“Don’t go for shiny; really consider the detail.” This is the advice being offered by CaravanTimes’ own motorhome guru Dan Cartright for anyone looking to purchase a new leisure vehicle.
He spoke to us recently about the things he always looks out for when considering a motorhome, keeping the way his family lives at the front of his mind.
There are a number of different configurations for any given space, which will broadly fall into certain categories. Have a look at wildly different models to see how they vary and which layout has the best ability to deal with your needs.
Dan said: “Really consider the details, because these are the things that will make your holiday pleasurable or a little bit annoying.”
Separate seating area
If you’ve spent the whole day driving, ask yourself if you want to be sitting in the exact same seat all evening. Different vans of similar sizes can offer separate seating areas from the driving seat, so keep this in mind.
Right the way through from van conversions to A-classes, not all leisure vehicles have central locking. That includes central locking on the habitation door, which Dan described as “super annoying” if it’s missing.
Having to go around and physically put a key in the lock of every door doesn’t sound like a lot, but it will quickly start to grate on you. If you use your new leisure vehicle regularly, you’ll notice the difference.
Ask whether there are different keys for your outside storage lockers, as it’s these types of things that can prove frustrating in adverse weather conditions. Dan gave the example of coming back after a day of surfing and having to try multiple keys when it’s cold and you just want to get into the warmth.
Motorhome holidays should be as simple and stress-free as possible, so having confusing, multiple sets of keys is something to avoid.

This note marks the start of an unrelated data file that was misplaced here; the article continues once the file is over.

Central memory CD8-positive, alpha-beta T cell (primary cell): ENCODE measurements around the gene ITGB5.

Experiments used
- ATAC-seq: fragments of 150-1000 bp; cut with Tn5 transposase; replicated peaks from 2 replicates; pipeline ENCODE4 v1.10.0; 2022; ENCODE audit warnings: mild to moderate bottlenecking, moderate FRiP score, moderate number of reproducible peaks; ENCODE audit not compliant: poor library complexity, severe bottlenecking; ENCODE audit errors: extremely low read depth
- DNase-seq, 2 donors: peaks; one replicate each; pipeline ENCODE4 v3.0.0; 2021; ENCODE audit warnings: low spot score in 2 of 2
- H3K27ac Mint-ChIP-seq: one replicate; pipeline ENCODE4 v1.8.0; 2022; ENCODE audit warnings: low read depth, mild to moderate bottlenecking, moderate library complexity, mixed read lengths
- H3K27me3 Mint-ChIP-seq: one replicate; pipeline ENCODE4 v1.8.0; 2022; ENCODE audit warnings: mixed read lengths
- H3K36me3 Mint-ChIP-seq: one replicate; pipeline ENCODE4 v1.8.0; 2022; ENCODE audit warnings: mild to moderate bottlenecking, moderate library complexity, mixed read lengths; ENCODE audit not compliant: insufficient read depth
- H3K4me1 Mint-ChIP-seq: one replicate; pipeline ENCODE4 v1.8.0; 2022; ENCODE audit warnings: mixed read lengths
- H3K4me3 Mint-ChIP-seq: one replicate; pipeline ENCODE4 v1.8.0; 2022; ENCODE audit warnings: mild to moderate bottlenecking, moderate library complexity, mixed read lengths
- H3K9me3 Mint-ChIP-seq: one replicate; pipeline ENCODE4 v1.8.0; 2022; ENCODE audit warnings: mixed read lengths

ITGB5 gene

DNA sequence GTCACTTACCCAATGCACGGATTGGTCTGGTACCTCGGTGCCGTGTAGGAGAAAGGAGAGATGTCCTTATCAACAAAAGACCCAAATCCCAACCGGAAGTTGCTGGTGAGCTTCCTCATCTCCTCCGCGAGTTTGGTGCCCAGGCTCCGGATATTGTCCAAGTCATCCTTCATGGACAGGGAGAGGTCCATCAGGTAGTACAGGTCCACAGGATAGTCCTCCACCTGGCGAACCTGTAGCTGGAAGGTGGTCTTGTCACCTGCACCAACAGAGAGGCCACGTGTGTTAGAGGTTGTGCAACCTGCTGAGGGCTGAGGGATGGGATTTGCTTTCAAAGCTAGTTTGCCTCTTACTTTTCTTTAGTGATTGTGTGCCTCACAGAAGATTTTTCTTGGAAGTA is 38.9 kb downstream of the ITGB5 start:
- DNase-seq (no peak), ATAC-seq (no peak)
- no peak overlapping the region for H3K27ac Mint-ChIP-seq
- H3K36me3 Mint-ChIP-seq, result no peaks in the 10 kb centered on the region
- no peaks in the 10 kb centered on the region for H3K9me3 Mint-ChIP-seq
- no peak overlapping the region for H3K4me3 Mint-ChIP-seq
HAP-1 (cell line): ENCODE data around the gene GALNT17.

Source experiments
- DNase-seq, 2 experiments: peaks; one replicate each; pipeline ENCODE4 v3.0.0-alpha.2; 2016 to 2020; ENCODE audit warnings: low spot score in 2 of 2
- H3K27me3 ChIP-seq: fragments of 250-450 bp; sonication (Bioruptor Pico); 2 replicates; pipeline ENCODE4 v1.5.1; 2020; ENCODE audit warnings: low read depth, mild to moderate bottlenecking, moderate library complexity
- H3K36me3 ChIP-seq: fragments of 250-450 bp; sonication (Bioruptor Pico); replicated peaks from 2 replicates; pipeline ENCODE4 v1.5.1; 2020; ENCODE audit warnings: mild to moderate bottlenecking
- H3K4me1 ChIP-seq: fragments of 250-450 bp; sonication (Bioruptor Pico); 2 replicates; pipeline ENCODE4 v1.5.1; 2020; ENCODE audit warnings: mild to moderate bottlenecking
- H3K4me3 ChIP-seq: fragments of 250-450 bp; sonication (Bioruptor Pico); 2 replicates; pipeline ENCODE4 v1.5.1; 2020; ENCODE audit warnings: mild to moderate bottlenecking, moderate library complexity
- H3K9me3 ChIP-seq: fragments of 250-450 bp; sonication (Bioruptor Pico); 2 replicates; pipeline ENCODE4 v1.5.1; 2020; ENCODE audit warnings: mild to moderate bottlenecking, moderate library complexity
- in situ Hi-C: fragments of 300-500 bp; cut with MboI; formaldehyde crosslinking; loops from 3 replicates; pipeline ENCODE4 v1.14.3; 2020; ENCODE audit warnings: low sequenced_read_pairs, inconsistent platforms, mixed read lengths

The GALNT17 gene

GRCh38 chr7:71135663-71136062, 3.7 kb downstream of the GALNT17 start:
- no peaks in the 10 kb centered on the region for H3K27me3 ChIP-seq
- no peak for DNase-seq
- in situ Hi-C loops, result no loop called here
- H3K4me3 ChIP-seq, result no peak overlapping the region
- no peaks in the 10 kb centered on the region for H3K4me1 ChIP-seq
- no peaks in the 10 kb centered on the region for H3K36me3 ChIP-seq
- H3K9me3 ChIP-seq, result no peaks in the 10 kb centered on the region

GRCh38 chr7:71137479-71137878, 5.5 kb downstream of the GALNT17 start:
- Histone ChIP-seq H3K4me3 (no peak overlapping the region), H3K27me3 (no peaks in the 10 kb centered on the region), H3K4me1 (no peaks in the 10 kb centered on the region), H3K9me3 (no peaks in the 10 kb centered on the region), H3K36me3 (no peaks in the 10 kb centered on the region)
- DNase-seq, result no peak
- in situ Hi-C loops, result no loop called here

Water and waste capacity
Think about how much water and waste your potential purchase can hold. This is particularly important if you’re thinking about going off-grid, as a caravan with a small water and waste capacity could become an issue.
Consider this in relation to the number of passengers you’ll be travelling with. Solo campers and couples will have different needs to a family of four and can be the difference between staying on campsites or wild camping.
Plugs, sockets and USB ports
Look at the number of sockets available and where they’ve been positioned. Many people like to charge their devices at night, for example, so sockets close to the beds are important for them. Making do or trying to adapt provision later on can mean losing valuable space.
Dan said: “Space is at a premium in these vehicles and by the time you’ve got a four-gang adaptor plugged in on your kitchen work surface, there’s no space on the work surface to do anything else.”
Think carefully before making such a big purchase
Buying a motorhome is likely to be one of the largest purchases you ever make and represents a commitment to a certain type of holiday for the foreseeable future. While some of the advice given here seems almost pernickety, it’s amazing how the small things can become important.
Dan summarised: “Start thinking about the real practicalities. So, when you’re in it and you’re sitting there relaxing in the evening, you have the amenities you need. When you’re cooking, are there the plug sockets and the space for what you need to do?
“When you’re in bed, is it big enough? If you’re tall, do your feet stick out the end of the bed? Even silly things that get misconsidered include whether there’s somewhere to put a glass of water or a cup of tea next to the bed.”
Photo credit: Pexels/Kampus Production